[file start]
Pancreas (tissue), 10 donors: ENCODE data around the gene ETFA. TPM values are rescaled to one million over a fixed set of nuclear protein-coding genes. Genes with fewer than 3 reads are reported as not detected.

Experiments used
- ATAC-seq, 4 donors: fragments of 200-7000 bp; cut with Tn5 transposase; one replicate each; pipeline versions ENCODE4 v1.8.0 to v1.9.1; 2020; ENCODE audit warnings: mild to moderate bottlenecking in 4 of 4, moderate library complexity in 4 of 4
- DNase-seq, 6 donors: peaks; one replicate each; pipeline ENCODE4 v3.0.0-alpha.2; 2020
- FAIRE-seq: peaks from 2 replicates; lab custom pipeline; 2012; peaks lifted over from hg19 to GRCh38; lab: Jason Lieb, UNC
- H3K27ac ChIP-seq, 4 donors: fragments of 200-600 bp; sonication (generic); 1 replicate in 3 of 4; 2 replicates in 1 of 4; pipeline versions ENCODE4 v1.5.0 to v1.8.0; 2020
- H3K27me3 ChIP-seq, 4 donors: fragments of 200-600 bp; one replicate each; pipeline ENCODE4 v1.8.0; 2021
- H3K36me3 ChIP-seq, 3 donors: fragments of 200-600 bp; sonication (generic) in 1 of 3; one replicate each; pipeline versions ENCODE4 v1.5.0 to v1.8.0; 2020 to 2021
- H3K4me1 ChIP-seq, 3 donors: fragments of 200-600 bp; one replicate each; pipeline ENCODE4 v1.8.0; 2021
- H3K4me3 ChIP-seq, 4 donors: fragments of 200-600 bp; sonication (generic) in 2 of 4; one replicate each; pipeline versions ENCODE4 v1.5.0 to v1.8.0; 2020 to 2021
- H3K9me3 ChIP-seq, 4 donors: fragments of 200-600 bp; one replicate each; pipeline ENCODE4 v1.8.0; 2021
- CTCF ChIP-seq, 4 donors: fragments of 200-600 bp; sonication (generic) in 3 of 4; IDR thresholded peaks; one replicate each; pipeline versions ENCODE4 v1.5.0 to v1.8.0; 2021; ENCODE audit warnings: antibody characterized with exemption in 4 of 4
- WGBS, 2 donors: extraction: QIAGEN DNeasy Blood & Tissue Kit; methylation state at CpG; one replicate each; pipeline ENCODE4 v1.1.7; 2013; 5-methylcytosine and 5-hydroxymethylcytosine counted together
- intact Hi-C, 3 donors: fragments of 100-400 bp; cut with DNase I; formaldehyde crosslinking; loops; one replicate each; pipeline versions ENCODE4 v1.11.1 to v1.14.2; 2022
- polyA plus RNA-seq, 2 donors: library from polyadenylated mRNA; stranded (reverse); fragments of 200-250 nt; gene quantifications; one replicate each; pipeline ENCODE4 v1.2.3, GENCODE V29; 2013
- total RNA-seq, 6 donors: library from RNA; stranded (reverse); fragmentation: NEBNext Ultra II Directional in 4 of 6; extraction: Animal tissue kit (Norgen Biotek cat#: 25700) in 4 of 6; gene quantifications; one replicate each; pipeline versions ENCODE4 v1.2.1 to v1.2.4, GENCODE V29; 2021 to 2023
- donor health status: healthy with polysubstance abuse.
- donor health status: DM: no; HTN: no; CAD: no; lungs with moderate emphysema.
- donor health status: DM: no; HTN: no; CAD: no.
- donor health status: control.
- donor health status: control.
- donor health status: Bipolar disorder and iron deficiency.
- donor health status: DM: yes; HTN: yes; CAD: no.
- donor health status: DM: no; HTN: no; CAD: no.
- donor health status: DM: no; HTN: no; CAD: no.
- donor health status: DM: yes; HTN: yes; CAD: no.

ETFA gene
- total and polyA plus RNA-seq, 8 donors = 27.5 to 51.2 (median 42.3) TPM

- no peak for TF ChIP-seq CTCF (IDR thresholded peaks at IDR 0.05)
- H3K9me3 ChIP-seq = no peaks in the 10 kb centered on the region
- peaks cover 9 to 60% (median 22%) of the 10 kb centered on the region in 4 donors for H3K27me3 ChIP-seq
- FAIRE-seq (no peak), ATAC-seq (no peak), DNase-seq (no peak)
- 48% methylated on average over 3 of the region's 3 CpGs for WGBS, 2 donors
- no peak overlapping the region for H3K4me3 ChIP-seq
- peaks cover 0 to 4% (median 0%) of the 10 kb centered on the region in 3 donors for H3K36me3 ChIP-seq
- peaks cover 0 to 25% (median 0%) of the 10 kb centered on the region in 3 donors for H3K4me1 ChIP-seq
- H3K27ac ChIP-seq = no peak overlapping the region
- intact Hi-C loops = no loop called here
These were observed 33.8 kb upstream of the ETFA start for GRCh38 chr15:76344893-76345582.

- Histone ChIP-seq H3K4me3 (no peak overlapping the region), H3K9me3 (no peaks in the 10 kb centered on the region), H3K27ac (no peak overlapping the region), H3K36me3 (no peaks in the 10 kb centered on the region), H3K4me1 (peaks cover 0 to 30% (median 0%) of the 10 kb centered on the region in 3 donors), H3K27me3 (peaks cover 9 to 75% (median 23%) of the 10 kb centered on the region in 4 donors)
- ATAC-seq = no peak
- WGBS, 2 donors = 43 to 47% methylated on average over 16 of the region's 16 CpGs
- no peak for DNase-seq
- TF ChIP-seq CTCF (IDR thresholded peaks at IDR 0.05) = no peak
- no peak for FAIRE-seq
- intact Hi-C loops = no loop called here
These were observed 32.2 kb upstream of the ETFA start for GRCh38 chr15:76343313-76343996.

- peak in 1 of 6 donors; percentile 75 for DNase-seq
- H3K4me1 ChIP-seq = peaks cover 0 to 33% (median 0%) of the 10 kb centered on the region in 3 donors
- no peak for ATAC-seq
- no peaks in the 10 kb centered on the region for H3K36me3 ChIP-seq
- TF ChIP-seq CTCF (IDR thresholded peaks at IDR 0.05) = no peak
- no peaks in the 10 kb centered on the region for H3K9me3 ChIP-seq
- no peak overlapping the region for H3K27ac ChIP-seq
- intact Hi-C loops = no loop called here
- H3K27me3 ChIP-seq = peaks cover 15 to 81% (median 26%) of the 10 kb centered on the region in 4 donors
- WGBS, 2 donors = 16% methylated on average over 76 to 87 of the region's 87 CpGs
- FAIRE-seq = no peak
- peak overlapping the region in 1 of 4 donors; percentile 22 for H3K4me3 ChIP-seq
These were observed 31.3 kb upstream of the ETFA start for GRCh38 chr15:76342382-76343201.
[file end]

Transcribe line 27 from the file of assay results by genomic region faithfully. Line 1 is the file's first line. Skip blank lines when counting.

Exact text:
ETFA gene